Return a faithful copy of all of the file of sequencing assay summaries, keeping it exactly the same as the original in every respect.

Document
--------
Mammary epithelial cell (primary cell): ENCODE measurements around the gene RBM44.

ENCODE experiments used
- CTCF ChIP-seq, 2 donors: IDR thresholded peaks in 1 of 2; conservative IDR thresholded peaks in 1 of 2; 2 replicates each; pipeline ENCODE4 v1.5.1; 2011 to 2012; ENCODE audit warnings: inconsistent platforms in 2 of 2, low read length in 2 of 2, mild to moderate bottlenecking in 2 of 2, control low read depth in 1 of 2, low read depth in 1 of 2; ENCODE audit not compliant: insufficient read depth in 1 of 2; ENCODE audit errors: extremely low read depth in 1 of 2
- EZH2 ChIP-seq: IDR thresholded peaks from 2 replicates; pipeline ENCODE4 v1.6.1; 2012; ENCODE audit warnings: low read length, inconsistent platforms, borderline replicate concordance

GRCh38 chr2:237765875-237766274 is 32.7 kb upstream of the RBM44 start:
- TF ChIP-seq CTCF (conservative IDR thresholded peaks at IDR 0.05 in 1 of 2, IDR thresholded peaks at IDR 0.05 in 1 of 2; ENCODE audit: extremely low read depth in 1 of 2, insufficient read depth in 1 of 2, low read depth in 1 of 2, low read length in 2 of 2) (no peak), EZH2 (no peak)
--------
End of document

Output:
Mammary epithelial cell (primary cell): ENCODE measurements around the gene RBM44.

ENCODE experiments used
- CTCF ChIP-seq, 2 donors: IDR thresholded peaks in 1 of 2; conservative IDR thresholded peaks in 1 of 2; 2 replicates each; pipeline ENCODE4 v1.5.1; 2011 to 2012; ENCODE audit warnings: inconsistent platforms in 2 of 2, low read length in 2 of 2, mild to moderate bottlenecking in 2 of 2, control low read depth in 1 of 2, low read depth in 1 of 2; ENCODE audit not compliant: insufficient read depth in 1 of 2; ENCODE audit errors: extremely low read depth in 1 of 2
- EZH2 ChIP-seq: IDR thresholded peaks from 2 replicates; pipeline ENCODE4 v1.6.1; 2012; ENCODE audit warnings: low read length, inconsistent platforms, borderline replicate concordance

GRCh38 chr2:237765875-237766274 is 32.7 kb upstream of the RBM44 start:
- TF ChIP-seq CTCF (conservative IDR thresholded peaks at IDR 0.05 in 1 of 2, IDR thresholded peaks at IDR 0.05 in 1 of 2; ENCODE audit: extremely low read depth in 1 of 2, insufficient read depth in 1 of 2, low read depth in 1 of 2, low read length in 2 of 2) (no peak), EZH2 (no peak)